Meanwhile, Mr. Suarez filed this habeas petition, dated April 10, 2017 (received by the Court April 21, 2017). Mr. Suarez lists five grounds upon which he challenges his conviction: (1) that the trial court erred by denying a motion to suppress evidence based on an allegedly improper entrance into Mr. Suarez's residence by a police officer; (2) that Mr. Suarez was deprived a fair trial by a police officer's reference in trial testimony to "a person 1 can't mention"; (3) that trial counsel was ineffective by failing to call as a witness Mr. Suarez's landlord to testify regarding the propriety of the police entry into Mr. Suarez's residence; (4) that PCR counsel was ineffective by failing to argue that trial counsel was ineffective on the basis that he failed to challenge a police officer's affidavit used to obtain a search warrant for Mr. Saurez's residence; and (5) that PCR counsel was ineffective by failing to argue that Mr. Suarez's appellate counsel should have raised that trial counsel failed to sufficiently argue for suppression based on an improper entry into Mr. Suarez's residence and that PCR counsel should have raised arguments as to the New Jersey Supreme Court's holding in Davila. Grounds four and five seem to be identical to the arguments raised in the second PCR petition, comprising the Warrant Argument, the Entry Argument, and the Davila Argument. Respondent filed a timely response to the petition on July 28, 2017.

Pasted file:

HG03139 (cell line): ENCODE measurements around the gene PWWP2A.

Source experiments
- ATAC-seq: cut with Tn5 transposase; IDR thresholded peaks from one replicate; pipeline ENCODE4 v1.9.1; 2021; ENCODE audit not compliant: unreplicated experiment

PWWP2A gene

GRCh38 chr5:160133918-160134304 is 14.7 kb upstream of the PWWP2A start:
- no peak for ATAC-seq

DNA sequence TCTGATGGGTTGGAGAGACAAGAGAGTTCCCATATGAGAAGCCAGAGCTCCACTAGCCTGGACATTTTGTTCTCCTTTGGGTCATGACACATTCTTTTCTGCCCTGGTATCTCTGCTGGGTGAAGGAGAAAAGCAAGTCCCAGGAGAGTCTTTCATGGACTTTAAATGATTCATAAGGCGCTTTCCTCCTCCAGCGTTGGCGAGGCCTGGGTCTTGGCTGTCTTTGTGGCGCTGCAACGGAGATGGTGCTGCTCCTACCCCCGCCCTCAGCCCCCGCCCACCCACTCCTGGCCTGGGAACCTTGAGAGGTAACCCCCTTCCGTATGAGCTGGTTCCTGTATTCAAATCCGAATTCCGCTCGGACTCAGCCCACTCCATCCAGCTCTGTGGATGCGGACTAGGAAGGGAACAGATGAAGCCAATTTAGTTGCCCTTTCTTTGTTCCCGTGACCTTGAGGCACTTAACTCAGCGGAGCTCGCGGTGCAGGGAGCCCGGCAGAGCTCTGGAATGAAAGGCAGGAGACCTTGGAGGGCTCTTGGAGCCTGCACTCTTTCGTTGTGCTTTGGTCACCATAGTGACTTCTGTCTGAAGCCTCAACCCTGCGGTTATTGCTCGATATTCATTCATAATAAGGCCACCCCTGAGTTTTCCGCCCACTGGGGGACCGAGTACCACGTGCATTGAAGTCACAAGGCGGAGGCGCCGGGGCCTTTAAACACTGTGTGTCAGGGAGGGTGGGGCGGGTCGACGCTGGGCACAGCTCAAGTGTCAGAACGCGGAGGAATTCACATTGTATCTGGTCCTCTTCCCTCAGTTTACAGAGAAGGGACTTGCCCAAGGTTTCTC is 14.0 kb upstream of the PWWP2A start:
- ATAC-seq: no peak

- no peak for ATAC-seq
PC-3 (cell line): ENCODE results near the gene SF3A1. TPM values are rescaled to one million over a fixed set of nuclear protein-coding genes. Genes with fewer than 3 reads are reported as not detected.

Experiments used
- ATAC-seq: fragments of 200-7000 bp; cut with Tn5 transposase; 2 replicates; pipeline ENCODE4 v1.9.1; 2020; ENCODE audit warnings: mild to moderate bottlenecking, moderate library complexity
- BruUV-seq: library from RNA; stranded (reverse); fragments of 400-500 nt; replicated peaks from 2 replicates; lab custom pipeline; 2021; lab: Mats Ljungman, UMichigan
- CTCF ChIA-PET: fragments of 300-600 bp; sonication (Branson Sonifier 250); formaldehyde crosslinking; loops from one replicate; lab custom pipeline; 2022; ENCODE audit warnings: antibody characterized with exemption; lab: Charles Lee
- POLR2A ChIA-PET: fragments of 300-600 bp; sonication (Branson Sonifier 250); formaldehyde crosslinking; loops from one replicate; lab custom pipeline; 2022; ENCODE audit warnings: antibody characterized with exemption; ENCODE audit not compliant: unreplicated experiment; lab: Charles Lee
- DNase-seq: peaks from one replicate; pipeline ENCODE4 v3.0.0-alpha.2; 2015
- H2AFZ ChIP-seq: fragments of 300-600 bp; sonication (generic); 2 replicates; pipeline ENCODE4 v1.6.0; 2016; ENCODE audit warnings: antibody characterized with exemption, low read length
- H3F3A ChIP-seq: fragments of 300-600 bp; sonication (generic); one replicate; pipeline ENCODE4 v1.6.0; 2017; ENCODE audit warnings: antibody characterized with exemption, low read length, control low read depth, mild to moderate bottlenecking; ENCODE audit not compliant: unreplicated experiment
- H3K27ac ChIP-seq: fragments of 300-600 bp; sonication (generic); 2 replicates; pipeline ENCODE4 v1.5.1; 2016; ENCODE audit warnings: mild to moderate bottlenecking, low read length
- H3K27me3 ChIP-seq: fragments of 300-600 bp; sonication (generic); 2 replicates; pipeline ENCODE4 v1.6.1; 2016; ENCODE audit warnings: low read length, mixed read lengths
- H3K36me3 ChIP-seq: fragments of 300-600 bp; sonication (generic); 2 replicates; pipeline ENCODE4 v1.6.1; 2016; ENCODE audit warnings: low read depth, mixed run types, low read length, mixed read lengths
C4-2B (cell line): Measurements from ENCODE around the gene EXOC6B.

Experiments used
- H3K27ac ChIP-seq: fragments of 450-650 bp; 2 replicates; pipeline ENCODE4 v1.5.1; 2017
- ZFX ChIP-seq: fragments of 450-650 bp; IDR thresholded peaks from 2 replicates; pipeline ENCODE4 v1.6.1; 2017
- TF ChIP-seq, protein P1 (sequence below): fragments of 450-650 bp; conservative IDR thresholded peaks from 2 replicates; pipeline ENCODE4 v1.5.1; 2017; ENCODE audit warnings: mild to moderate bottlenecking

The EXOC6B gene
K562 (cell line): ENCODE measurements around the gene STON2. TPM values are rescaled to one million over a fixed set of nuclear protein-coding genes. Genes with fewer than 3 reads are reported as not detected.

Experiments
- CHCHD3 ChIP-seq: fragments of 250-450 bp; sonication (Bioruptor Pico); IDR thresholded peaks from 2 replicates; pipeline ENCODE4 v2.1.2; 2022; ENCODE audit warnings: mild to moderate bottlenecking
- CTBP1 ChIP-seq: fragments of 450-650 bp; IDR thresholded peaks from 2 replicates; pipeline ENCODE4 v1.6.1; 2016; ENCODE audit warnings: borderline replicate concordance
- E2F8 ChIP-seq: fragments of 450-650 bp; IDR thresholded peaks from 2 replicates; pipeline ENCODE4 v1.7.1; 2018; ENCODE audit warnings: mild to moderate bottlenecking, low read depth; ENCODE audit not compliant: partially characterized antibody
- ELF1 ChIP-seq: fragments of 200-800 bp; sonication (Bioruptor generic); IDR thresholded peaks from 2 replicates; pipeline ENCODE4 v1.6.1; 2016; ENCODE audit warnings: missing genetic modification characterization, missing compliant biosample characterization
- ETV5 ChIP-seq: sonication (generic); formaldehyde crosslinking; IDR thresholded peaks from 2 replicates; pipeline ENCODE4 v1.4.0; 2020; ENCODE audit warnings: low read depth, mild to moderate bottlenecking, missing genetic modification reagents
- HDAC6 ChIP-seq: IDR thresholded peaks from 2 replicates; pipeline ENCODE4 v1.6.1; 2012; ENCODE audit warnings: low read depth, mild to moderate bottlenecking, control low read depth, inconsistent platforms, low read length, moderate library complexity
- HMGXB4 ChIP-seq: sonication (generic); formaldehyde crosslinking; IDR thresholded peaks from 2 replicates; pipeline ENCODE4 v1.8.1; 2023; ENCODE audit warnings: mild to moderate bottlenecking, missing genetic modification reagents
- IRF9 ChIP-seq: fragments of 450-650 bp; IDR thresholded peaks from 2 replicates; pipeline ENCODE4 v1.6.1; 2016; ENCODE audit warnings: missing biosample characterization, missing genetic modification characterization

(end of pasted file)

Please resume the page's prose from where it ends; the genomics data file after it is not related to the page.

Mr. Suarez now moves for a protective stay of this action to permit him to exhaust in state court the arguments raised in grounds four and five of his petition. He concedes that these arguments are presently unexhausted as he raised them in his second PCR petition, which is still pending before the Appellate Division. Mr. Suarez asserts that if he were forced to complete his second PCR proceeding without a protective stay, his already-exhausted claims would become time barred before he could again raise his claims before this Court. Respondent filed no timely opposition to this motion.

         III. LEGAL STANDARDS AND APPLICATION

         The petition in this proceeding is currently a "mixed petition, " under Rose v. Lundy, 455 U.S. 509 (1982), as it contains both exhausted and unexhausted claims. Id. at 510, 522. When presented with a mixed petition, a court may, in certain circumstances, grant a protective stay to permit the petitioner to exhaust the unexhausted claims while suspending the limitations period on the exhausted claims. See Rhines v. Weber, 544 U.S. 269, 275-78 (2005). Before granting such a stay, the Court must examine whether good cause exists for the petitioner's failure to exhaust all claims in state court, whether the unexhausted claims are potentially meritorious, and whether the petitioner is employing the litigation simply as means of delay. See Rhines, 544 U.S. at 277; Gerber v. Varano, 512 Fed.Appx. 131, 135 (3d Cir. 2013).

         The Court must first explore the exact nature of the claims Mr. Suarez raised in his second PCR proceeding. In his motion papers, Mr. Suarez explains those claims as follows:

Point One:
Initial PCR counsel proved to be ineffective by failing to investigate and raise upon petitioner's request, that trial counsel was prejudicially ineffective for failing to adequately investigate, raise and challenge the veracity of the affidavit for the search warrant, arguing that the finding of probable cause supporting the issuance of the search warrant depended on intentional false and fraudulent statements of material facts and willfully false statements made in reckless disregard for the truth by Detective Stephen ...